WASHINGTON, D.C. — On Tuesday, Oct. 11, the Pennsylvania acting secretary of state released a statement about undated mail-in ballots in response to a U.S. Supreme Court order issued earlier in the day. Acting Secretary of State Leigh M. Chapman (D) clearly states that counties are “expected to include undated ballots in their official returns for the Nov. 8 election,” consistent with the Pennsylvania Department of State’s latest guidance on the issue. The secretary notes that the “order from the U.S. Supreme Court…does not affect the prior decision of [the] Commonwealth Court in any way. It provides no justification for counties to exclude ballots based on a minor omission, and we expect that counties will continue to comply with their obligation to count all legal votes.”
This update derives from a series of lawsuits in both state and federal court. In Migliori v. Lehigh County Board of Elections, voters in a 2021 local judicial election sued after their mail-in ballots were discarded for lacking a date on the outer envelopes. These ballots were received before Pennsylvania’s 8 p.m. deadline on Election Day, so stamped as timely, and otherwise valid. The only reason the ballots were thrown out was because handwritten dates on the envelopes were missing, qualifying these ballots as “undated mail-in ballots.” On May 27, the 3rd U.S. Circuit Court of Appeals agreed that voters should not be disenfranchised for failing to write a date, ruling that the ballots in questions should be counted. Two weeks later, the U.S. Supreme Court denied a shadow docket request to pause the 3rd Circuit ruling.
As this issue was being litigated in federal court, a similar lawsuit — McCormick v. Chapman — was filed in state court by trailing U.S. Senate candidate David McCormick (R). A state court granted McCormick’s request to count undated mail-in ballots; this decision didn’t change the outcome of the race and McCormick soon conceded to his GOP primary opponent Dr. Mehmet Oz (R).
Within the span of a week, a federal circuit court and a state appellate court both concluded that not counting undated mail-in ballots would violate the Materiality Provision of the Civil Rights Act of 1964. Nonetheless, weeks after Pennsylvania’s May primary election, four county elections boards still refused to include undated mail-in ballots into their certification totals. In early July, the Pennsylvania Department of State and secretary of state sued three of these boards over their obstruction. Once again, a Pennsylvania court ruled that undated mail-in ballots must be included; the counties complied soon after.
The issue appeared settled. The Pennsylvania department of state released updated guidance on Sept. 26 to clarify and reiterate the expectations of all Pennsylvania election officials: “Any ballot-return envelope that is undated or dated with an incorrect date but that has been timely received by the county shall be included in the pre-canvass and canvass.”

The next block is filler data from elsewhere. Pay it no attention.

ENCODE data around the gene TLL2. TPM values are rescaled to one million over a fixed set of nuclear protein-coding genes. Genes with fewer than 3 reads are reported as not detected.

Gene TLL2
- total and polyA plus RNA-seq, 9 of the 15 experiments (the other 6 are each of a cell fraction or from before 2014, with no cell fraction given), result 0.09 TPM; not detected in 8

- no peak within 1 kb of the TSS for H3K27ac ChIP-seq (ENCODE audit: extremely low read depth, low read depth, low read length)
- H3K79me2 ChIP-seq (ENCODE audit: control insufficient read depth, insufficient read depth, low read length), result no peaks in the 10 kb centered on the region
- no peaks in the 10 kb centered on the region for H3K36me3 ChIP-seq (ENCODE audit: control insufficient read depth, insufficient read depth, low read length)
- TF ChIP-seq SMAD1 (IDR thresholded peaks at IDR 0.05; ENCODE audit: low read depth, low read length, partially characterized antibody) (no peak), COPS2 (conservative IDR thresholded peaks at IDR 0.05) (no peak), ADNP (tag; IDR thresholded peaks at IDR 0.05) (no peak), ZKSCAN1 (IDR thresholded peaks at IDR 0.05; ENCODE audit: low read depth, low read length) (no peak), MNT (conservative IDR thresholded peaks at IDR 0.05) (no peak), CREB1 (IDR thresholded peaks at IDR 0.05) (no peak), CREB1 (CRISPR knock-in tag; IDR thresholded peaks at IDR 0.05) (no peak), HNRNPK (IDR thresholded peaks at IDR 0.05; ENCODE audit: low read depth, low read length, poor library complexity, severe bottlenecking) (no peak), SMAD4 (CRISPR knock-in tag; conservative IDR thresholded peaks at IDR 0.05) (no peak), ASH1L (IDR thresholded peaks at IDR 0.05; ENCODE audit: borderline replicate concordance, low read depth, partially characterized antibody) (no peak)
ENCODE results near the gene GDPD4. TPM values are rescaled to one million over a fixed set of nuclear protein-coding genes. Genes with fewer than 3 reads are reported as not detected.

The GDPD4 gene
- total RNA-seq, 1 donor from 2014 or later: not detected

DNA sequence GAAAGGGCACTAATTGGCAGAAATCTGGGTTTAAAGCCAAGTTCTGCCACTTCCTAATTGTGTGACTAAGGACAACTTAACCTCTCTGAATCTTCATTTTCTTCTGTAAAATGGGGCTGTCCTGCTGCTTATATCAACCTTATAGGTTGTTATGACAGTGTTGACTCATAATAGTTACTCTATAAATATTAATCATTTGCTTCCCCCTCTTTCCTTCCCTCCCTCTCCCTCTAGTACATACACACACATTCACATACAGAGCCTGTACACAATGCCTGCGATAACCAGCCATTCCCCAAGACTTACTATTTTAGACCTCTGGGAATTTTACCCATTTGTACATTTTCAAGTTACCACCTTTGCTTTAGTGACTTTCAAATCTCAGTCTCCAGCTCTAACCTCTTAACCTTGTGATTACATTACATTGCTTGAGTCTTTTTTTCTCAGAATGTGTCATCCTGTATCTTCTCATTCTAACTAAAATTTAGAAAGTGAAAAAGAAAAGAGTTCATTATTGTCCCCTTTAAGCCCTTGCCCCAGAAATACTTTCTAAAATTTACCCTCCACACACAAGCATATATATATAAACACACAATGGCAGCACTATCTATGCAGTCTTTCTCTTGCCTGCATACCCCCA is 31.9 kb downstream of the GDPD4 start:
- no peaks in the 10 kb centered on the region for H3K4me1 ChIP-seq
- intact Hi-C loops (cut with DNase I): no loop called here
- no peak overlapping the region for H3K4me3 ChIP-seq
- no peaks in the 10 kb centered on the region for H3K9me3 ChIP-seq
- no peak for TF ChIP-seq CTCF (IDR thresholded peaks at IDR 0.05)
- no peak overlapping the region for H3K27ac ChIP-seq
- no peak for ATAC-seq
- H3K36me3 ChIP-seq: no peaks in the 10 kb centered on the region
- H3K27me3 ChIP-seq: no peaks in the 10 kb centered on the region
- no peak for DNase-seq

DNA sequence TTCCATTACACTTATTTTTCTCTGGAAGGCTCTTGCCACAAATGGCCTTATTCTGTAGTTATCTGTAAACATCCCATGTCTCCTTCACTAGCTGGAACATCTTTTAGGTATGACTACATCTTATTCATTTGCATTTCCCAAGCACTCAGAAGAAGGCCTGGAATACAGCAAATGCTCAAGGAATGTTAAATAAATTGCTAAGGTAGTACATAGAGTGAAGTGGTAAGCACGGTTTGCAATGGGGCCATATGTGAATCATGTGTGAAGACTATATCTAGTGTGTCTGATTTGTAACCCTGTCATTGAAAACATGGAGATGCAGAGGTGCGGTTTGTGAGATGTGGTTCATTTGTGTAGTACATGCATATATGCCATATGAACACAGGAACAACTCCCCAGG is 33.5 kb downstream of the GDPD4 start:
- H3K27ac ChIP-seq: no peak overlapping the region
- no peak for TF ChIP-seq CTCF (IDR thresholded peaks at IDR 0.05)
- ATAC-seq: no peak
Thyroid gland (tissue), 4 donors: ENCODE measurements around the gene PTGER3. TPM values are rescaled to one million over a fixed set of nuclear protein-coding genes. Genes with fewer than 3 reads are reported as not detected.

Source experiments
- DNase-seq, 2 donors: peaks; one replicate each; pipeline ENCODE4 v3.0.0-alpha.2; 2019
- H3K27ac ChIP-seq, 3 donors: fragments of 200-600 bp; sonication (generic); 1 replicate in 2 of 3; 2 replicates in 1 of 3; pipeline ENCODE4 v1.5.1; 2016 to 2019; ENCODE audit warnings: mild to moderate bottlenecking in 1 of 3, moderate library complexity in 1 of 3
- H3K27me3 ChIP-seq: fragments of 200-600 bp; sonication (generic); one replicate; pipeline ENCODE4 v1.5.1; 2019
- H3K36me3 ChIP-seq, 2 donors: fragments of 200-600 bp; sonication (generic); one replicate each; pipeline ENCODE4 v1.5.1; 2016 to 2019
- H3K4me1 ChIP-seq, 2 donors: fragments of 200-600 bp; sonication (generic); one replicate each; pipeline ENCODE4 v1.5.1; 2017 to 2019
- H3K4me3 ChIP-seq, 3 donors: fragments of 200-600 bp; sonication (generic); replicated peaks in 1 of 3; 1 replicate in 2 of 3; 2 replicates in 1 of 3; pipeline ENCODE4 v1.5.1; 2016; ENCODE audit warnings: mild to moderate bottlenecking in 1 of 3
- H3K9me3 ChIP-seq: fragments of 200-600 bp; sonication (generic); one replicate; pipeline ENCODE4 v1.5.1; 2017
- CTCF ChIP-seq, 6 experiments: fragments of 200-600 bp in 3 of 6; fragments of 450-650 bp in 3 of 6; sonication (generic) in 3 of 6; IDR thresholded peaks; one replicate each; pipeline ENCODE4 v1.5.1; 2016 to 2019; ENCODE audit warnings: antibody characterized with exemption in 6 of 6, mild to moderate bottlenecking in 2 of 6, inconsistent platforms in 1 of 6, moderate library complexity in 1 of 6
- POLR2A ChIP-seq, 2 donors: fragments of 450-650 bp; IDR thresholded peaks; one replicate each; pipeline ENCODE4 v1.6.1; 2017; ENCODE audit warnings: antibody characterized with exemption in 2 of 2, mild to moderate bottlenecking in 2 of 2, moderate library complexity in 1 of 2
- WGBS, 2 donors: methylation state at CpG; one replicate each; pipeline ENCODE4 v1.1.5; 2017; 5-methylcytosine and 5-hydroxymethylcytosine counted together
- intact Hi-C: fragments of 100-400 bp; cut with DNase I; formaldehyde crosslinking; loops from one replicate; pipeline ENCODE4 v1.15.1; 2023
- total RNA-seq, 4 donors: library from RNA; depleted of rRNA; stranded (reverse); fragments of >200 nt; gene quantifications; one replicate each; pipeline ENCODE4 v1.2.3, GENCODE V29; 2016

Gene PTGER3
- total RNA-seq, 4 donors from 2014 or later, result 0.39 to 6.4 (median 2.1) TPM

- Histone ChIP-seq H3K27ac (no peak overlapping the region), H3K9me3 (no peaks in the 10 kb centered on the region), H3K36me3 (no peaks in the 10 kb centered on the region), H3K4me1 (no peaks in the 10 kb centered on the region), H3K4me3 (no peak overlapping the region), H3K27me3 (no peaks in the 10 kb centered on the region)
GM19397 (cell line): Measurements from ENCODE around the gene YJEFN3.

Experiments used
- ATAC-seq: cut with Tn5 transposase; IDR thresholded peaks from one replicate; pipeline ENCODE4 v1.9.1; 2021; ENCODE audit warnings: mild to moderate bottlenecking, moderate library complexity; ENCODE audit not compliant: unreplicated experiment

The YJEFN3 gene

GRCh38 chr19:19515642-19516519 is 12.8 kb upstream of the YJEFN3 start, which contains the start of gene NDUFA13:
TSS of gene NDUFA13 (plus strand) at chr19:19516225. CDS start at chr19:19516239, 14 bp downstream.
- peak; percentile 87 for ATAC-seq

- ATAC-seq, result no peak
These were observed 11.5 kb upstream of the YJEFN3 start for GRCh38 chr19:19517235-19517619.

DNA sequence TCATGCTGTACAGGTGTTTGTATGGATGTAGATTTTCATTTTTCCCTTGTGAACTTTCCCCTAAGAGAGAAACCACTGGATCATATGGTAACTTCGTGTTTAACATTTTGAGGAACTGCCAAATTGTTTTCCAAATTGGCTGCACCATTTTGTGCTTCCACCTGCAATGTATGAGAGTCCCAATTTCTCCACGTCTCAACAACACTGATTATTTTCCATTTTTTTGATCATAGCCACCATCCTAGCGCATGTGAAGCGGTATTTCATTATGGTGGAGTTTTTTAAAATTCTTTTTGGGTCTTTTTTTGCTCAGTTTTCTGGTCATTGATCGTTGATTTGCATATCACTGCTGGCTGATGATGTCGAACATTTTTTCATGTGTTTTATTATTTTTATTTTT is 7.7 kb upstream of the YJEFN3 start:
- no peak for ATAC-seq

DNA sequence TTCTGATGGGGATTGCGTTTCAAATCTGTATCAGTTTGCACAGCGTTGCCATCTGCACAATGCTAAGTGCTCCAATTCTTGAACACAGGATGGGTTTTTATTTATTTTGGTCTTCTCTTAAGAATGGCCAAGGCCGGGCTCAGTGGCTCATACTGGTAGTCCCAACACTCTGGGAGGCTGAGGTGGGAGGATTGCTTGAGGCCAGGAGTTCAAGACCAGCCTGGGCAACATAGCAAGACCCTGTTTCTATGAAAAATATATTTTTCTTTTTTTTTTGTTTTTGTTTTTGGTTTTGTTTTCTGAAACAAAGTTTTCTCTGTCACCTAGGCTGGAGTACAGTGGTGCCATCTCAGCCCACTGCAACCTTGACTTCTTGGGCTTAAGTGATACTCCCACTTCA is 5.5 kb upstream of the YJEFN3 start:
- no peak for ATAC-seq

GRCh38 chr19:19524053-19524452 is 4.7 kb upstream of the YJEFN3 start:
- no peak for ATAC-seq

On Oct. 11, in a surprise order from the U.S. Supreme Court, a majority of the justices vacated, meaning voided, the 3rd Circuit’s decision in Migliori that required the counting of undated mail-in ballots. In a single paragraph order, the Court said it would review the case and, instead of placing the case on its merits docket (as is typically done when granting certiorari), the Court issued a summary disposition (meaning it issued a ruling without merits briefing or oral argument) and then remanded (sent back) the case to the 3rd Circuit to be dismissed as moot (meaning there is no longer an issue for the court to resolve). The Court’s move indicates that the prior decision is no longer authoritative for other states and territories in the 3rd Circuit: Delaware, New Jersey and the U.S. Virgin Islands. However, it does not impact state court rulings and state-issued guidance that has continually made clear that undated mail-in ballots must be counted by Pennsylvania counties.
Today, Oct. 12, a hearing took place in a distinct lawsuit over a 2019 law’s expansion of no-excuse mail-in voting in Pennsylvania. In this case, the Republican plaintiffs assert that the challenged law, Act 77, must be struck down in light of the Migliori decision due to its provision that states “[i]f any provision of this act or its application to any person or circumstance is held invalid, the remaining provisions or applications of this act are void.” In legal terms, this is known as a non-severability provision. However, in today’s hearing — held just one day after the U.S. Supreme Court’s latest order — the judge asked the lawyers if they “believe that the United States Supreme Court’s vacation of Migliori has any effect on your claims here?” The attorney representing the GOP lawmakers advancing the non-severability argument responded: “Not really…The bottom line is the Supreme Court vacated Migliori…but it still has persuasive authority.” The attorney also pointed to the fact that state court decisions and state guidance to count undated mail-in ballots still stands.
The GOP lawmakers who want to limit mail-in voting hoped to wield the 3rd Circuit’s previous ruling in Migliori to their favor. Even their lawyer recognizes, however, that the Supreme Court’s latest action, though it came as a surprise, has no tangible impact on the expectations for counting valid mail-in ballots come November.